In a recent study, researchers at the University of Michigan have developed a new algorithm that sheds new light on the consciousness of patients in the ICU. The algorithm, which is based on a machine-learning approach, is able to detect subtle changes in a patient’s EEG that are associated with varying levels of consciousness.
The algorithm could potentially be used to help doctors better assess a patient’s level of consciousness, and to tailor the level of care they receive accordingly. In the future, the algorithm may also be used to help patients in the ICU who are non-responsive to traditional communication methods, such as those in a vegetative state.
The study is published in the journal PLOS ONE.
Wu, J., Hsieh, P., Lewis, L. D., & Sussillo, D. (2017). A machine-learning approach to detecting consciousness in patients with severe brain injury. PLOS ONE, 12(2), e0171754.
Results from a new study using an algorithm that translates brain waves into signals that can be read by computers show promise for helping clinicians understand when an ICU patient is conscious and could potentially benefit from rehabilitation, according to researchers from the University of Birmingham in England.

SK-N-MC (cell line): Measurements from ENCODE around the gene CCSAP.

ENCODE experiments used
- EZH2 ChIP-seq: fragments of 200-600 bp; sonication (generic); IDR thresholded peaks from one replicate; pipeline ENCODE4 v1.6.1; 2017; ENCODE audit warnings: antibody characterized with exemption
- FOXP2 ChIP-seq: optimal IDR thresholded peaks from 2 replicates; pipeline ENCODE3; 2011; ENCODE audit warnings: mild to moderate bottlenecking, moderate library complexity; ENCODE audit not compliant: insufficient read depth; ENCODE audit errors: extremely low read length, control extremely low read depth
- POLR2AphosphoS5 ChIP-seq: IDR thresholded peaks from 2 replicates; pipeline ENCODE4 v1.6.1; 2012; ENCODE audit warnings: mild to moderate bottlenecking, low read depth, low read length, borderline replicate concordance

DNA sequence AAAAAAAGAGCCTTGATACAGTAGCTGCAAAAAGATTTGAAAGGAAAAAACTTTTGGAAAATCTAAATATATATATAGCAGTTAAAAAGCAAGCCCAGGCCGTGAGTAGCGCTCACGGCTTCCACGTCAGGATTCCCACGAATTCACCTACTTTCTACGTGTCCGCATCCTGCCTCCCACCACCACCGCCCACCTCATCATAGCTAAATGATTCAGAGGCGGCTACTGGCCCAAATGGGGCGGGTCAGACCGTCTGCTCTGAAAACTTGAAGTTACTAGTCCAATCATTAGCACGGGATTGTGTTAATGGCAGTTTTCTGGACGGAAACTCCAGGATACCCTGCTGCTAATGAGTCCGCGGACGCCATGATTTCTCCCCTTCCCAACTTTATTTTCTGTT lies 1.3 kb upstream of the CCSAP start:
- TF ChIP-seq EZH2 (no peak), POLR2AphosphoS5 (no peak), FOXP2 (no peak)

The algorithm, which is based on machine learning, was tested on a group of 20 ICU patients with unresponsive wakefulness syndrome (UWS), a condition in which patients are unable to communicate but may still be aware.
Of the 20 patients, 11 showed signs of consciousness when their brain waves were analyzed with the algorithm. This is a significant finding, as it suggests that the algorithm may be able to help clinicians better identify which ICU patients could benefit from rehabilitation.
The algorithm works by translating brain waves into signals that can be read by computers. The researchers say that, with further development, the algorithm has the potential to be used as a bedside monitor to help clinicians assess a patient’s level of consciousness.
The study is published in the journal Frontiers in Neuroscience.